Metro Denver’s housing market normally softens as the summer wears on, but this year it is cooling faster than normal. Higher borrowing costs are a likely culprit.
The number of homes sold in the metro area dropped 15.6 percent in July from June, and year-over-year the decline is 8.5 percent, according to a monthly report from the Denver Metro Association of Realtors.
Historically, the average drop between July and June runs around 5 percent. A year ago, the market suffered an even bigger 19.7 percent monthly drop between June and July, but managed to regain its footing.
Interest rates on a 30-year mortgage back then were a more favorable 3.9 percent, according to Freddie Mac. They now run closer to 4.6 percent and are rising, knocking more buyers out of the running.
“It’s not time to panic, but this market is showing signs of cooling, and Realtors need to manage seller’s expectations as market conditions change,” advised Steve Danyliw, chairman of the DMAR Market Trends Committee, in the August Denver Metro Real Estate Market Trends Report.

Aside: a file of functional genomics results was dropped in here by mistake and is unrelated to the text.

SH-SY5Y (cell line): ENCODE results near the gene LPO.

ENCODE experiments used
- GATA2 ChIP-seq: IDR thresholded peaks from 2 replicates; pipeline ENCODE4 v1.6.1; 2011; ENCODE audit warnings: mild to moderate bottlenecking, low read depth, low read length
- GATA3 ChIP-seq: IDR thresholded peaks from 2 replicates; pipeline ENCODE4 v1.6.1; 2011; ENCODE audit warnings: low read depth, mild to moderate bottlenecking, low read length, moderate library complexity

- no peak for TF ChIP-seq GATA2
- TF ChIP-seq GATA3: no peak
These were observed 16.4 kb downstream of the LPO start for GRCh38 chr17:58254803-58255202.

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The inventory of homes and condos available for sale at the end of July rose 4 percent to 7,643. That is still under half the historical average for metro Denver, but it represents the biggest supply for a July in three years, Danyliw said in his report.
Home price increases are also showing signs of leveling off. The median price of a single-family home sold in July was $450,000, a decline of 0.3 percent from June. Compared to a year ago, the median price of a home sold is still up 7.14 percent.
The median price of a condo sold dropped 1.6 percent between June and July to $300,000. Year-over-year, condo prices remains up nearly 11 percent.
A survey of young adults from real estate research firm CoreLogic found that the lack of affordable options for entry-level buyers are keeping them out of the market. CoreLogic considers Denver among an “overvalued” market.
“One-third of millennial renters reported feeling they cannot afford a down payment to buy a home,” Frank Martell, president and CEO of CoreLogic, said in a report. “More needs to be done to help our first-time buyers join the homeownership class.”